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Donor Profile: Jud and Lynne Morris

Students at the U-M School of Social Work will soon benefit from the generosity of alumni Judson (Jud)  and Lynne Morris. The Morrises are establishing an endowed scholarship fund for MSW students interested in community organization with a preference for students from three Midwestern cities that have special meaning for the Morrises. Jud (MSW ’71) and Lynne (MSW ‘69, PhD ‘76)  recently spoke to Ongoing from their home in Gig Harbor, Washington (just across the Narrows from Tacoma) and shared their story about their careers, their student experiences, , their dedication to community organization, and special motivations they have for supporting U-M social work students.

Jud: I was inspired to establish this scholarship by the impact that the U-M School of Social Work had for Lynne and for me. The three most important things in my life have been marrying Lynne; becoming a parent; and earning my MSW from the University of Michigan. The degree was not only helpful for my career, but the experience was much greater. I’m thinking of how much I learned and how much I incorporated the philosophy of the School of Social Work in my day to day work. I wanted to give back to the School, to support the School’s future and to support the philosophy and mission of social workers in the field.

Lynne: I have always had an emphasis on community organizing. I have my MSW and my PhD from Michigan, and one of the reasons I went to U-M was that you could get an MSW with a focus on community organization. I got interested in community organizing because my family had moved from Ohio to Nashville, Tennessee during the civil rights era. I learned about the importance of community organizing growing up in Nashville. I saw people lay down in the street to integrate Nashville schools, and that was life-changing for me. Then, my first semester at Michigan, I walked into my community organizing class and Professor John Ehrlich passed out picket signs. He said, “We’re going down to the welfare department to protest, so kids can have fall clothing for school.” The commitment of the School to community organizing was one of reasons Jud and I established the scholarship with that focus.

Jud: For me, it goes back to my childhood, seeing inequalities as I was growing up in Chicago. Lynne and I came of age during the civil rights and antiwar movements. At Michigan, we were among 20,000 people, mostly students, who convened at the Michigan Stadium on October 15, 1969 to protest the Vietnam war. The power of seeing that many people focused on social change was inspiring.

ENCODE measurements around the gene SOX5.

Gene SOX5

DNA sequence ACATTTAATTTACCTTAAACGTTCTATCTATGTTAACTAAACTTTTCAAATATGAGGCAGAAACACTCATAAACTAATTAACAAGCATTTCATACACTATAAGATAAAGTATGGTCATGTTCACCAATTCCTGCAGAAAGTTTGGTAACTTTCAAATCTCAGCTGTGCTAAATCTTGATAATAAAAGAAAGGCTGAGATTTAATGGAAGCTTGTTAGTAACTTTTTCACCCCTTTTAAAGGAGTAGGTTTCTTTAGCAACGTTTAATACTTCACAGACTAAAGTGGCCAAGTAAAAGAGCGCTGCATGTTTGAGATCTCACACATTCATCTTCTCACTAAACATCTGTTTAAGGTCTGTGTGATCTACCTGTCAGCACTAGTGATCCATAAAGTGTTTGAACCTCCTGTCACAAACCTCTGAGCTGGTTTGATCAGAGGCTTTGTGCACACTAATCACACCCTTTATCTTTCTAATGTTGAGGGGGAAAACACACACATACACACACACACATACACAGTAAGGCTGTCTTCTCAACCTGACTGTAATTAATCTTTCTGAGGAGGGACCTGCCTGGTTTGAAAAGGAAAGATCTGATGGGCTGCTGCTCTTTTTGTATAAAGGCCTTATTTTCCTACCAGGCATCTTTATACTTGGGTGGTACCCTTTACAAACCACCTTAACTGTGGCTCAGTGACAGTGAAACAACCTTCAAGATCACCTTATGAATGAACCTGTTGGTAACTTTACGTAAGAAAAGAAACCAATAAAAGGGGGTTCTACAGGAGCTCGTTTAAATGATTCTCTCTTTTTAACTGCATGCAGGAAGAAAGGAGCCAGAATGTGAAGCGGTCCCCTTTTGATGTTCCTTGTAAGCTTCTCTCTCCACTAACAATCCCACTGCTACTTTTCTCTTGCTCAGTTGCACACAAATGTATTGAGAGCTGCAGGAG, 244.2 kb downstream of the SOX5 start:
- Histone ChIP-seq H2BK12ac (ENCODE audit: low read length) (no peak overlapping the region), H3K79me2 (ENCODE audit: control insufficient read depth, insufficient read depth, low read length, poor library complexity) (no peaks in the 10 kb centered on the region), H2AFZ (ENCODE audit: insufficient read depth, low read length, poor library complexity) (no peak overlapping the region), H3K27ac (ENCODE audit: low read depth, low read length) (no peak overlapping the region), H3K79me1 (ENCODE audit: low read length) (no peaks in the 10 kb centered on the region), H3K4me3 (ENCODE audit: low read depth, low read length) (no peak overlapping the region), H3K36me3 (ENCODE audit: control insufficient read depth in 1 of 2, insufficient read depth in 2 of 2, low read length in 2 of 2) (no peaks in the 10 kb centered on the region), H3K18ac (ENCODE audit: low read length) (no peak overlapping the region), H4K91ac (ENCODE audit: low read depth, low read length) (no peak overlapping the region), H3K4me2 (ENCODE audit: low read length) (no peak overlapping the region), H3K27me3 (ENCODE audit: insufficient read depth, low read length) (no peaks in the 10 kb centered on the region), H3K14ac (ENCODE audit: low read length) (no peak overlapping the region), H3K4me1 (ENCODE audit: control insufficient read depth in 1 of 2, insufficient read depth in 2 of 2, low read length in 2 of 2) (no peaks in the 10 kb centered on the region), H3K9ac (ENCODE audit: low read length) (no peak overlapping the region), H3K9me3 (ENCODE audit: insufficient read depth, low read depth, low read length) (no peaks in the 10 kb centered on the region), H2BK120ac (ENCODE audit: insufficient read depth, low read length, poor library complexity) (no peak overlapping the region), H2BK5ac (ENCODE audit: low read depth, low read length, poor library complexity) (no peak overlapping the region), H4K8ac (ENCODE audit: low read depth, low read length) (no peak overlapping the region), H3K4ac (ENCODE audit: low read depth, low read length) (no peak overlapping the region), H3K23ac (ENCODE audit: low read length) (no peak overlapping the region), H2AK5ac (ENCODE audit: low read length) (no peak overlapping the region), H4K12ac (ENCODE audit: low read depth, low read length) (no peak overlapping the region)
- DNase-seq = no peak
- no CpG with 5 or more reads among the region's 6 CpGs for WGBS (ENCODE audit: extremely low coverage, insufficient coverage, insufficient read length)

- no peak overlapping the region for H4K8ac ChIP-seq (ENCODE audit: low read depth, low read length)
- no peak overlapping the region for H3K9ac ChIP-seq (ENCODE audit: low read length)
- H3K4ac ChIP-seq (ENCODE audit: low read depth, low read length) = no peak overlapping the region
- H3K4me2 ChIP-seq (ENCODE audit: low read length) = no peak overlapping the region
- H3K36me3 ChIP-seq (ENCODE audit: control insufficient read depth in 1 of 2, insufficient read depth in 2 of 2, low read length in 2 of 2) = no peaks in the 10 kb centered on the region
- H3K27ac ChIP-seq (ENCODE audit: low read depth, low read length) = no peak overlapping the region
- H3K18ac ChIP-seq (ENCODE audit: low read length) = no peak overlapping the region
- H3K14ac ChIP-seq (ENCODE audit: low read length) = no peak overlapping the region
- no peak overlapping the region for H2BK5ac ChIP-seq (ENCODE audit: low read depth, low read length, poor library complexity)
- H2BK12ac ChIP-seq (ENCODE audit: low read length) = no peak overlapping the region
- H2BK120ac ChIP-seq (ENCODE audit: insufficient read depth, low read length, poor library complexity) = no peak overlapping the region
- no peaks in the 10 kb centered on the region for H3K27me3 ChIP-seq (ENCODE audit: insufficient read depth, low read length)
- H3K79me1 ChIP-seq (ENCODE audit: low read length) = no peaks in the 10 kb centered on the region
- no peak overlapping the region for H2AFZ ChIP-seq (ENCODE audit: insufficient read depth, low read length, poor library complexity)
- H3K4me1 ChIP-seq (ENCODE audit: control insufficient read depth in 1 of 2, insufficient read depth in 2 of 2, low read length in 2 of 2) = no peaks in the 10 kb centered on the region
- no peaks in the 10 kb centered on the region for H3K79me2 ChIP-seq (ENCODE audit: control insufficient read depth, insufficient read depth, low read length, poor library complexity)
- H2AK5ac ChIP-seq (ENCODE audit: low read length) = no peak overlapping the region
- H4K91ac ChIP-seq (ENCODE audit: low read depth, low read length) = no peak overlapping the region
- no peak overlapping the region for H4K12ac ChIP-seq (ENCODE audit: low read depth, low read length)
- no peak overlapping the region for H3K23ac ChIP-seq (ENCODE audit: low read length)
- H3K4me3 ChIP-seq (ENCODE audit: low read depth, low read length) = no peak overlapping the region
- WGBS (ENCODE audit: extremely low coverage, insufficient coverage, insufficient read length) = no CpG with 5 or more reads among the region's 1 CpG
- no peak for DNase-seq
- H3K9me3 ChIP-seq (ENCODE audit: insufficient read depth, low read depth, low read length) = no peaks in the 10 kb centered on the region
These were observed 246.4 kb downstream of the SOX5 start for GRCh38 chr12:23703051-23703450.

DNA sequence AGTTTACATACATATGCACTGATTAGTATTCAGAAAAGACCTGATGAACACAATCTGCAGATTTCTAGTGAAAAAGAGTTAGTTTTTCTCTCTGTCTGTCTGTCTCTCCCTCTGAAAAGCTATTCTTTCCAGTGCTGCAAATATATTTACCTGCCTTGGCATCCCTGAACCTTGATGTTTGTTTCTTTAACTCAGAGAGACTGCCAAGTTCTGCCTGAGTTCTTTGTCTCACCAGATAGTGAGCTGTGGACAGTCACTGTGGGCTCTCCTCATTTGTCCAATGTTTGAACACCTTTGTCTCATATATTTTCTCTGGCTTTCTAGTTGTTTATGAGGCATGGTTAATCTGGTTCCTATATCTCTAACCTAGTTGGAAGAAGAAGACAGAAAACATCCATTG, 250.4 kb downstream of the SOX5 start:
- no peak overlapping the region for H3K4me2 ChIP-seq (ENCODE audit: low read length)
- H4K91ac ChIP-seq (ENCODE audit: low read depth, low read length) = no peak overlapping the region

Lynne: We have also specified that scholarship recipients come from one of three major urban areas that resonate with us. My parents both grew up in Cleveland, and Jud worked in Detroit. And we met in Chicago! In Chicago, I worked for the American Bar Association studying the impact of lawyers in the juvenile court system, and Jud worked for the Cook County Department of Public Assistance. We have relatives in Chicago and Cleveland, and Jud worked for the Neighborhood Service Association in Detroit, which had a strong community development focus. I also have a Chicago relative, Ellen Gates Starr, who cofounded Hull House with Jane Addams and organized for women’s rights.

Jud: Here’s another inspiration. Now, Lynne and I got through two years at the U-M School of Social Work for less than $1,300 each—that’s for four semesters! Lynne had a small stipend, and I worked for Professor Charles Garvin, but we didn’t have any loans. We graduated and launched our careers without debt. Students today have the same drive to be in social work and promote dignity and change that we had, but they can’t afford it!” We want to be there for students who want to go into our field, and we want to support continued excellence at the U-M School of Social Work.

Lynne: Schools like U-M must attract a diverse group of students. I got a lot from the faculty at the School of Social Work, but I also got so much from meeting and interacting with fellow students. So it’s important to maintain the quality of the student body, and the School can’t do that without donor support, especially in the face of diminishing state support.

Over the years we have spoken with U-M graduates from many units. I have never met anyone who didn’t praise their education at Michigan. They all say it is life-changing. They talk about the importance and quality of that educational experience. It’s hard to think of a better investment to make than to ensure that the University continues to provide that level of opportunity and that access is available to a wide range of students who can grow through that experience.

Jud and I have also had the opportunity on several occasions to meet Dean Lynn Videka, and we are very pleased to see how much she’s embraced the traditions and mission of the School of Social Work and how she will continue to provide strong leadership to maintain excellence.

Jud: I took in by osmosis, almost at the DNA level, the Michigan fight song about being the “leaders and best”. We really support that philosophy. One of the major reasons that we are giving this scholarship is that we want to continue the excellence of Michigan, to prepare students, to be the leaders and best into the future.

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